Wednesday, August 29, 2007


52 dead in Karbala as rival Shiite militias battle for power

(Al Jazeera) - Nuri al-Maliki, Iraq's prime minister, has ordered an indefinite curfew in Karbala, Iraqi state TV says, a day after fighting left at least 52 people dead during an annual Shia pilgrimage. A spokesman for al-Maliki said on Wednesday that he had arrived in Karbala to inspect the situation. Al-Maliki said on Wednesday that his troops had restored calm to the city and blamed "outlawed armed criminal gangs from the remnants of the buried Saddam regime" for the violence.
However, the violence among rival Shia factions appeared to have spread overnight. Fighters attacked the offices of a powerful Shia party in at least five cities, setting many of them ablaze. In a separate incident on Wednesday in Mosul to the north, armed men raided an Iraqi police checkpoint on Wednesday and killed five policemen and a civilian, police said.
Al-Maliki, in a statement on Wednesday, said: "The situation in Karbala is under control after military reinforcements arrived and police and military special forces have spread throughout the city to purge those killers and criminals." Sporadic and occasionally sustained gunfire could still be heard after dawn in the city, coming from the area around the shrines of Imam Hussein and Imam Abbas.

The fighting killed 52 people and wounded 206 on Tuesday, a senior security official in Baghdad said. The general director of the al-Hussein hospital in Karbala, 110km south of the capital, said it had received 34 bodies and treated 239 wounded. Ali Kadhum, an official at the shrines' media office, said the two shrines had been slightly damaged, with bullets hitting their domes and minarets and an electric power station ruined.
Hundreds of thousands of pilgrims had gathered in the city to mark the birthday of the 12th and last Shia imam. The interior ministry accused al-Mahdi army, a militia loyal to Muqtada al-Sadr, the Shia leader, of attacking government forces in Karbala, the site of two shrines under the control of the Supreme Iraqi Islamic Council (SIIC). Al-Sadr's forces are vying with the SIIC for power in the regions south of Baghdad.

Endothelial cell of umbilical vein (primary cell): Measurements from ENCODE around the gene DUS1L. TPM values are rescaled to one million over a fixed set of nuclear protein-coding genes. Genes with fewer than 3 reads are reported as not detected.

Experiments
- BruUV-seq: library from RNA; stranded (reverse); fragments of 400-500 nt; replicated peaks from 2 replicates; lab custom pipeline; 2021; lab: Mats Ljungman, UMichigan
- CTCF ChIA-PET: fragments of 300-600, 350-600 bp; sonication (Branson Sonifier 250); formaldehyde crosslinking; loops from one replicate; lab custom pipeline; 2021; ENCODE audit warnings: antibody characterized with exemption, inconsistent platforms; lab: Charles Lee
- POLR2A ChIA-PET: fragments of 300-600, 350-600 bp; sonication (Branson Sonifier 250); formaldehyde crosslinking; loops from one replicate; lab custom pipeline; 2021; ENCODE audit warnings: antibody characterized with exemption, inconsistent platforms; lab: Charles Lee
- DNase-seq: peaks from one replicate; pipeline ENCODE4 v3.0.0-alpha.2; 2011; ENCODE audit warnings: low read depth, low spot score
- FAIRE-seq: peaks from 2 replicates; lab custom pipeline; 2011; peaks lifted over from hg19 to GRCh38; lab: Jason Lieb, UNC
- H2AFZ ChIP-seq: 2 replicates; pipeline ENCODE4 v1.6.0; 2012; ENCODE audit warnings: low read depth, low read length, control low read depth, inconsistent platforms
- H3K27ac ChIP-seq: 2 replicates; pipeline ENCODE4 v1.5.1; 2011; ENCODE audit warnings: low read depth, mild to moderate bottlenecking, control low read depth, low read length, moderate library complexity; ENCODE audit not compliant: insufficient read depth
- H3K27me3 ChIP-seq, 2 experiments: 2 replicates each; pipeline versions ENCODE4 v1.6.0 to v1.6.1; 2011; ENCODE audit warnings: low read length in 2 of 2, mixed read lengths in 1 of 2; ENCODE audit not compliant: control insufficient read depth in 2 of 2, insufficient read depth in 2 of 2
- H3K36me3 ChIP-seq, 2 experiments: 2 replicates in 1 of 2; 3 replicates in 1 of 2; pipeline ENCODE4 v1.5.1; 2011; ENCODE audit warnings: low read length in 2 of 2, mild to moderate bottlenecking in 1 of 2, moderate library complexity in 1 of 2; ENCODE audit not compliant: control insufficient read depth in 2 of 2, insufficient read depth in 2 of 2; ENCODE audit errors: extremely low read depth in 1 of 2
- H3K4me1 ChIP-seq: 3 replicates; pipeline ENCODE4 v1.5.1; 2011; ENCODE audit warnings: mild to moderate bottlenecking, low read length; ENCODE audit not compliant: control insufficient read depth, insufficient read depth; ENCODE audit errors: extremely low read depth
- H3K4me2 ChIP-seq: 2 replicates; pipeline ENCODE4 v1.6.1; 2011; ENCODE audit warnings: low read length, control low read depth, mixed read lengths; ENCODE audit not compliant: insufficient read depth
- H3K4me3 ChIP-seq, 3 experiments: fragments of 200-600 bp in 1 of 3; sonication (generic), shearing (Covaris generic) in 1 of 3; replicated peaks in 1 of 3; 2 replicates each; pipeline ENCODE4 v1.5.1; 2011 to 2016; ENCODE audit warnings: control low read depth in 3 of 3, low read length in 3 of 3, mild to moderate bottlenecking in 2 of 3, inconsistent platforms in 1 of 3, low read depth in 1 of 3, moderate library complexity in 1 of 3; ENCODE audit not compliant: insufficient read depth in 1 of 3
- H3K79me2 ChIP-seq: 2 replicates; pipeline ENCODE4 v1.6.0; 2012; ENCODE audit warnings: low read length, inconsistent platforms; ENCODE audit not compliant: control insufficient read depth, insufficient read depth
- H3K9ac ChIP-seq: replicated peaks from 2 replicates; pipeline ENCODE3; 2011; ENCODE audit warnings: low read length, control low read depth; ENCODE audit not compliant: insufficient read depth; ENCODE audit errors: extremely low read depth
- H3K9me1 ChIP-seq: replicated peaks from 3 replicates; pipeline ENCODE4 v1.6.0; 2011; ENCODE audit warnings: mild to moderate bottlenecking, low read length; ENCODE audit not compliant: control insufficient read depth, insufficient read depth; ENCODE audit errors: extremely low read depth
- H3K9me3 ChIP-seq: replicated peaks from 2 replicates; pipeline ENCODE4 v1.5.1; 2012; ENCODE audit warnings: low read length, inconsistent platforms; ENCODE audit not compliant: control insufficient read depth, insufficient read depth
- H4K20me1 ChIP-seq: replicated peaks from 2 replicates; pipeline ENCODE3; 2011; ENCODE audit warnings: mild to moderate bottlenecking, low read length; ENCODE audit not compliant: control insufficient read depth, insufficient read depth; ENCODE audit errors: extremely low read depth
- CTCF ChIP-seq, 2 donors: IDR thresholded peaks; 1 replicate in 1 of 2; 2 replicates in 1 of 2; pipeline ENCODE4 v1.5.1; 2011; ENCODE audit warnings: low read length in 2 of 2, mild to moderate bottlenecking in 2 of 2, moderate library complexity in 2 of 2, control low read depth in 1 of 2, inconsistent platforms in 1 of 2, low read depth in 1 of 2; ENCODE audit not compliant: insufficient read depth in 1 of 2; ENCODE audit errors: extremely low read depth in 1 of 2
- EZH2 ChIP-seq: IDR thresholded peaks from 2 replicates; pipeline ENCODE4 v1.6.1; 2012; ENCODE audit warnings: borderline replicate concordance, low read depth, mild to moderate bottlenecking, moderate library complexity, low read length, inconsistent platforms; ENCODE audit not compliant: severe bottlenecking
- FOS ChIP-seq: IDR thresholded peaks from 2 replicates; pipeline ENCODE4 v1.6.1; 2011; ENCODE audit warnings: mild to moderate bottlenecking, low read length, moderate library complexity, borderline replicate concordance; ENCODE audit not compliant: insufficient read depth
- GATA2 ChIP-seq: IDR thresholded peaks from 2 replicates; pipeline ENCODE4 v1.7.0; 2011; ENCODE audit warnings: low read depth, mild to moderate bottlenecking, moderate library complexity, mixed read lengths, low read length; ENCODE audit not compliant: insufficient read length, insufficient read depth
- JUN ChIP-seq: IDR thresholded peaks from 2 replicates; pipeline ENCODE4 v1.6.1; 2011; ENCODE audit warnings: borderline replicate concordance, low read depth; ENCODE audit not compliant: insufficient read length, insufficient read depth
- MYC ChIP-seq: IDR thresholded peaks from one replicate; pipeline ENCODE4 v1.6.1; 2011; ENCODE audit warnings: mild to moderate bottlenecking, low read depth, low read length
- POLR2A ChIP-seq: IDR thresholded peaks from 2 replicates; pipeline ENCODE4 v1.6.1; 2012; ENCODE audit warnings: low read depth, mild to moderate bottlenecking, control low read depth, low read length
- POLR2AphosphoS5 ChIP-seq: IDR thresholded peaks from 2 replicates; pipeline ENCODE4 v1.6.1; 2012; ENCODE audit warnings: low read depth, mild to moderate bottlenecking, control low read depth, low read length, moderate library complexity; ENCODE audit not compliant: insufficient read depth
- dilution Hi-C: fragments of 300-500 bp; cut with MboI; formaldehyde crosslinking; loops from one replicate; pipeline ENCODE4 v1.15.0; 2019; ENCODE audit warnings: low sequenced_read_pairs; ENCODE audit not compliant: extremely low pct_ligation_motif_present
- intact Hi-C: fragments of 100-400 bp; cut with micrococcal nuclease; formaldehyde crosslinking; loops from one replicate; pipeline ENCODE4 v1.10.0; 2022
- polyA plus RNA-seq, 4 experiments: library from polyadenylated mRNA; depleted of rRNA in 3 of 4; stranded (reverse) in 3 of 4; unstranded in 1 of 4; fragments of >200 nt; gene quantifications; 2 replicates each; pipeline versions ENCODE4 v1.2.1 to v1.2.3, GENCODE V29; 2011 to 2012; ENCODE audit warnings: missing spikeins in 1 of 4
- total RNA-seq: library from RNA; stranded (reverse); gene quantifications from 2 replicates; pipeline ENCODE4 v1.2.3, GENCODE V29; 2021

Al-Sadr called for calm on Tuesday night but police said SIIC buildings were torched overnight in Baghdad's Kadhimiya neighbourhood, in the city of Kufa, in Iskandariya and in al-Hamza district of Babil province. Another SIIC headquarters was struck by rocket-propelled grenades in the centre of Najaf.
This week's Shia pilgrimage was to have reached its high point on Tuesday night and Wednesday morning. Thousands thronged the city to mark the12th imam's birthday. Pilgrims had earlier complained about the level of security - which they said was so high it made movement frustratingly slow near the Imam al-Hussein mosque. Security was high as pilgrims have been killed in previous years by suicide bombers.
Major-General Abdul-Karim Khalaf, a spokesman for the interior ministry, said al-Maliki had dispatched more troops to the area from Baghdad and the surrounding areas. Khalaf described the armed men as "criminals" and said that the curfew was imposed because of fears for the large mass of pilgrims. He said: "The situation now is under control, but what is worrying is that the pilgrims are in huge numbers."
COMMENT: Tensions are high in southern Iraq as the Mahdi Army and the Badr Organisation (the militia arm of the Supreme Iraqi Islamic Council - SIIC) fight for power. These tensions could easily escalate. Several issues have added to the hostilities between the rival groups; the recent assassinations of two SIIC governors, and the power vacuum left in Basrah as the British have decreased their presence. The security forces in karbala are also heavily infiltrated by the Badr Organisation. COMMENT ENDS.

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